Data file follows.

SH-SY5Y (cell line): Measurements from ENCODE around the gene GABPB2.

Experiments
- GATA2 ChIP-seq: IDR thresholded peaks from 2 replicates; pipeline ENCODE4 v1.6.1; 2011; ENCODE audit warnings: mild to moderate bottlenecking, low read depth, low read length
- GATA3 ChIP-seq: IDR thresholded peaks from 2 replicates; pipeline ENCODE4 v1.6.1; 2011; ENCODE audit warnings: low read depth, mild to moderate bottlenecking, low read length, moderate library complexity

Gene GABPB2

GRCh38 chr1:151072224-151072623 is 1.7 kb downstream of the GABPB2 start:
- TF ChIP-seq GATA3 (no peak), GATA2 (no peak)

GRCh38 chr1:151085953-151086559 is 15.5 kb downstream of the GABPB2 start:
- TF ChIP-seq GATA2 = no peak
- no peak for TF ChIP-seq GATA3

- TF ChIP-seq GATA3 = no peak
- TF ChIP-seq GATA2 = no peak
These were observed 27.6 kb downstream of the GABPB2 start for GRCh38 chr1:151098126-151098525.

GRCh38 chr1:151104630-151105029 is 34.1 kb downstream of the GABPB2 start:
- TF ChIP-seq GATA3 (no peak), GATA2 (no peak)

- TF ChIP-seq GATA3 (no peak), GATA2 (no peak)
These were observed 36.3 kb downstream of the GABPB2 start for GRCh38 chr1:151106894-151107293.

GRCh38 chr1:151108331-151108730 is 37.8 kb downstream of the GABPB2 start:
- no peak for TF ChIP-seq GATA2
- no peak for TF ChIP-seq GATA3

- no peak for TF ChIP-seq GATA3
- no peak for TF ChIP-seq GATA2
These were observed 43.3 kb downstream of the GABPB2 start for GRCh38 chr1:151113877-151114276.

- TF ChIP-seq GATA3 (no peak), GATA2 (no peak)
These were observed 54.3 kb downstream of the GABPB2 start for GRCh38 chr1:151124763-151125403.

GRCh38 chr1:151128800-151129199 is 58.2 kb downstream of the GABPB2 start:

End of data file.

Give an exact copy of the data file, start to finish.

SH-SY5Y (cell line): Measurements from ENCODE around the gene GABPB2.

Experiments
- GATA2 ChIP-seq: IDR thresholded peaks from 2 replicates; pipeline ENCODE4 v1.6.1; 2011; ENCODE audit warnings: mild to moderate bottlenecking, low read depth, low read length
- GATA3 ChIP-seq: IDR thresholded peaks from 2 replicates; pipeline ENCODE4 v1.6.1; 2011; ENCODE audit warnings: low read depth, mild to moderate bottlenecking, low read length, moderate library complexity

Gene GABPB2

GRCh38 chr1:151072224-151072623 is 1.7 kb downstream of the GABPB2 start:
- TF ChIP-seq GATA3 (no peak), GATA2 (no peak)

GRCh38 chr1:151085953-151086559 is 15.5 kb downstream of the GABPB2 start:
- TF ChIP-seq GATA2 = no peak
- no peak for TF ChIP-seq GATA3

- TF ChIP-seq GATA3 = no peak
- TF ChIP-seq GATA2 = no peak
These were observed 27.6 kb downstream of the GABPB2 start for GRCh38 chr1:151098126-151098525.

GRCh38 chr1:151104630-151105029 is 34.1 kb downstream of the GABPB2 start:
- TF ChIP-seq GATA3 (no peak), GATA2 (no peak)

- TF ChIP-seq GATA3 (no peak), GATA2 (no peak)
These were observed 36.3 kb downstream of the GABPB2 start for GRCh38 chr1:151106894-151107293.

GRCh38 chr1:151108331-151108730 is 37.8 kb downstream of the GABPB2 start:
- no peak for TF ChIP-seq GATA2
- no peak for TF ChIP-seq GATA3

- no peak for TF ChIP-seq GATA3
- no peak for TF ChIP-seq GATA2
These were observed 43.3 kb downstream of the GABPB2 start for GRCh38 chr1:151113877-151114276.

- TF ChIP-seq GATA3 (no peak), GATA2 (no peak)
These were observed 54.3 kb downstream of the GABPB2 start for GRCh38 chr1:151124763-151125403.

GRCh38 chr1:151128800-151129199 is 58.2 kb downstream of the GABPB2 start: